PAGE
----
Young boxer counters odds to claim title

Andre Flores became the first member of The Modesto (California) Red Shield Corps Community Center’s boxing club to win a major tournament.

Andre proudly holds the 2017 National Silver Gloves championship belt
Andre Flores had done it. Just 9 years old, the Modesto, California, area youth had his hand raised at the 2017 National Silver Gloves Association Boxing Tournament in Independence, Missouri, earlier this year. But it shouldn’t come as a surprise to those who know him. After all, Flores entered the world a fighter—literally.
Flores was born premature at 28 weeks, weighing just 3 lbs., 6 oz. Placed in an incubator with tubes and wires affixed to him, he needed a machine just to help him breathe.
“He was very small and fragile,” said his father Damian. “The first couple days were the most crucial.”
Flores’ parents kept hearing he’d need to stay in the neonatal intensive care unit (NICU) for at least two months, but Flores battled for his life, and after just one month, his parents were able to take him home.
By his first birthday, Flores had gained enough weight—thanks to a high-calorie diet—and made a full recovery.
Now a fourth-grader and honor roll student at La Rosa Elementary in Ceres, Flores has been attending the Modesto (California) Red Shield Corps Community Center’s boxing club since he was just 4. He started boxing with his dad at age 3 and started competing at age 8. Flores has been training 10 hours per week for about two years now.
“He puts in 100 percent when he comes to the gym. He doesn’t come to goof around,” said Juan Barrera, Boxing Program Coordinator and Head Coach. “He’s a quick-learner and very focused. His mentality changes when he is ready to box.”
In December 2016, Flores won both state tournament matches in El Monte, California. In January, he won both matches at the 2017 Silver Gloves Western Regional-8 Championships—the second of which pitted him against a previously undefeated boxer from Hawaii who was the 2016 Junior Olympics champion.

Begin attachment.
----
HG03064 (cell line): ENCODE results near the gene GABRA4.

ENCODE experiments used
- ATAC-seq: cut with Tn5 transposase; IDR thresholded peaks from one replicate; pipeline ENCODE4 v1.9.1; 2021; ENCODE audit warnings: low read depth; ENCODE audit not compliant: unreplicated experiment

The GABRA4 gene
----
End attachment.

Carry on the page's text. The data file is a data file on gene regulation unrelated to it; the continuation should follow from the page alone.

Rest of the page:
“I felt confident when I got in the ring,” Flores said. “I just felt like I was going to win. I threw and landed more punches. For some reason, I can’t hear anyone else but my coaches and see anyone else but my opponent when I’m in the ring.”
Damian Flores admits he often gets nervous before a match. “[Andre] doesn’t, “he said. “He’s very calm, he is self-motivated and driven, his work ethic is off the charts.”
“Andre has always been a fighter before he even knew it. It’s in our DNA,” he said. His great-grandfather (Louis Jordan) is in the Bay Area Hall of Fame and his cousin (Leonard Davis IV) is a professional fighter.
“We are ecstatic over Flores’ success through the Silver Gloves Tournament,” said Corps Officer Lt. Quinton Markham, who credits Barrera and trainers Andy and Anthony Mariscal for their expertise and guidance. “He’s very friendly and a polite young man. He’s a great example to the other kids here of what can be accomplished with a good attitude and some hard work.”
The boxing program at the Modesto Red Shield began in 2009 when Barrera and the Mariscals identified a need for at-risk youth. “The idea was to show fundamentals of boxing with gloves and punching bags,” said Barrera, who begins each session in prayer.
Currently, 30 individuals ages 5–26 participate in the club, which runs weekdays from 4–6:30 p.m. In addition to the support of the Ceres Rotary Club—which donated the boxing ring and other equipment—several corporations sponsor boxing events.
“There are not many opportunities for children, teens and young adults in South Modesto,” Markham said. “Participation [in the boxing club] is relatively inexpensive.”
To help fund the program, the Modesto Red Shield hosts sanctioned boxing tournaments every May and October with a $10 entrance fee plus concessions. Boxers from all over the region compete in matches—up to 30 a day—with other participants based on age, weight class and experience.  
“Being around these kids is like being around your own kids, they become family,” Barrera said. “I want the best for them and for them to have a great life. I plan to help them through mentoring.”
Flores will compete this summer in the 2017 National TITLE Boxing Tournament, the Junior Olympic Youth Open & Prep National Championships, and the 17th Annual Ringside World Championship.

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